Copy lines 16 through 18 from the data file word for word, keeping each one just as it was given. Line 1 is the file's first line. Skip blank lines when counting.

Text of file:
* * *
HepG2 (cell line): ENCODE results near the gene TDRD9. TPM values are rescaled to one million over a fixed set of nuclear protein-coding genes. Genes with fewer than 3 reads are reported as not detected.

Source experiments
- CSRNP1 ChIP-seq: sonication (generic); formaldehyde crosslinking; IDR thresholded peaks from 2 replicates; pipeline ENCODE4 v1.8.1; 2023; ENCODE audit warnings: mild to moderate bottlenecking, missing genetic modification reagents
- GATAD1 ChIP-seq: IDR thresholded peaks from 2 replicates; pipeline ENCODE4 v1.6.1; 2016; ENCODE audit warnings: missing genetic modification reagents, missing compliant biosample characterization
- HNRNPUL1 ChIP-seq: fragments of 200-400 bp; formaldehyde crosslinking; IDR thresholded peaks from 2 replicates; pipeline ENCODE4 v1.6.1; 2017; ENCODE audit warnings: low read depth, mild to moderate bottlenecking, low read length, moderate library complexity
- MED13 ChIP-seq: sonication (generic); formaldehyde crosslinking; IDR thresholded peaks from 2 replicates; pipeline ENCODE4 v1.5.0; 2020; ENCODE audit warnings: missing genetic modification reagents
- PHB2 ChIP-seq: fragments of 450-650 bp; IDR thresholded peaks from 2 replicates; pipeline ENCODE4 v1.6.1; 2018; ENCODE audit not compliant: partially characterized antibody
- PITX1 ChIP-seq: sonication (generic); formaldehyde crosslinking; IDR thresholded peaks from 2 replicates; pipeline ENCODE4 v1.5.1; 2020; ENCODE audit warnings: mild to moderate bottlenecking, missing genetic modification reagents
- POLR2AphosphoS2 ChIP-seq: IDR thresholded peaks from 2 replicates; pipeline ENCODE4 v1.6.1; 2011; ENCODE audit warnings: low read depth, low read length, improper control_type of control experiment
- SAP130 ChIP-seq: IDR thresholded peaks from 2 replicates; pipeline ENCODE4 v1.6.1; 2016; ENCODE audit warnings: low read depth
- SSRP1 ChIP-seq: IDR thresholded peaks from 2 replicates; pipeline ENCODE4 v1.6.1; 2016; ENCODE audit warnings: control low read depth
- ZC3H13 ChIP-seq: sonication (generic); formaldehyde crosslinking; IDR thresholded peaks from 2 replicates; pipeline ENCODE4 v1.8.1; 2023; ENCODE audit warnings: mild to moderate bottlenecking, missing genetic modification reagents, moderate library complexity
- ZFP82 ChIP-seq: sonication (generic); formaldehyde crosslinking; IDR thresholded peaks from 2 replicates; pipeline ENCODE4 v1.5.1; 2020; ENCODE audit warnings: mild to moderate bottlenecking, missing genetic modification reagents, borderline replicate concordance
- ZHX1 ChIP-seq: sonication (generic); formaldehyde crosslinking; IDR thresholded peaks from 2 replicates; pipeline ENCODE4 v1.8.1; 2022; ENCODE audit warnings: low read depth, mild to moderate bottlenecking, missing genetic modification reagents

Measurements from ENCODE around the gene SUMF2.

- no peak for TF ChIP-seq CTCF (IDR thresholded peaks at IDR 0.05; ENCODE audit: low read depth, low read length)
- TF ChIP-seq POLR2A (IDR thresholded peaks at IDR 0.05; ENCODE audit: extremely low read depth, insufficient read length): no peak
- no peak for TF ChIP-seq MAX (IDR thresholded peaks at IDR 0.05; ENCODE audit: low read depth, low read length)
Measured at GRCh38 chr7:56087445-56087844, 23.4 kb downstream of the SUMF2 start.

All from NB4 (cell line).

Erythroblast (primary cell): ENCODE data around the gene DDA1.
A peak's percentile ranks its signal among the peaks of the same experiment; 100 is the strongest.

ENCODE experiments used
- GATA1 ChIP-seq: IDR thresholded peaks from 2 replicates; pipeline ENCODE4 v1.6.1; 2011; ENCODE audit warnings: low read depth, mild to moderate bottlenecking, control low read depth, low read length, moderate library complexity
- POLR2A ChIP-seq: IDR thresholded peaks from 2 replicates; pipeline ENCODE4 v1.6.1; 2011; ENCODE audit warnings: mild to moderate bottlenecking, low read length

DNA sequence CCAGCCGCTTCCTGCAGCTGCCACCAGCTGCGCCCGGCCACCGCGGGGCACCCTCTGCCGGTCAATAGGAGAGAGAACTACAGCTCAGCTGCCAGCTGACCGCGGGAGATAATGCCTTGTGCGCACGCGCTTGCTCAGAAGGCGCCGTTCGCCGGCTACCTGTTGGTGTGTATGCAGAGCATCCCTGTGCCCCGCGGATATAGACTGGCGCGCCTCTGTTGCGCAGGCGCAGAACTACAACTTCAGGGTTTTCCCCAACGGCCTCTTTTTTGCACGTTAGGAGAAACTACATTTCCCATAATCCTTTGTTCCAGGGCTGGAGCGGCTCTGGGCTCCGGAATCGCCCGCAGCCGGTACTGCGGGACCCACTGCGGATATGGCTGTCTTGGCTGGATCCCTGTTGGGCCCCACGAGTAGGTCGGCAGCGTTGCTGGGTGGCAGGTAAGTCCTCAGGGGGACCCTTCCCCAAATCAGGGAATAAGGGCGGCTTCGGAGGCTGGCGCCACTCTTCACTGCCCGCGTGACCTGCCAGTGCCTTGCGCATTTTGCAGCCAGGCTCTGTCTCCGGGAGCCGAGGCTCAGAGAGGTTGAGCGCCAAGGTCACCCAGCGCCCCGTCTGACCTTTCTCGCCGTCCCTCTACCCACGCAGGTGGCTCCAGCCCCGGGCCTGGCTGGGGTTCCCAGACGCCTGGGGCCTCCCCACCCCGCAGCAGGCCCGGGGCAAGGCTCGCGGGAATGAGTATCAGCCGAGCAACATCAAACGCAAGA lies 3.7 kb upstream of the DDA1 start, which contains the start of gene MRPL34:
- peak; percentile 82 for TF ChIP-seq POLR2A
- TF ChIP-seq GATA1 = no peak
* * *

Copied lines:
- no peak for TF ChIP-seq CTCF (IDR thresholded peaks at IDR 0.05; ENCODE audit: low read depth, low read length)
- TF ChIP-seq POLR2A (IDR thresholded peaks at IDR 0.05; ENCODE audit: extremely low read depth, insufficient read length): no peak
- no peak for TF ChIP-seq MAX (IDR thresholded peaks at IDR 0.05; ENCODE audit: low read depth, low read length)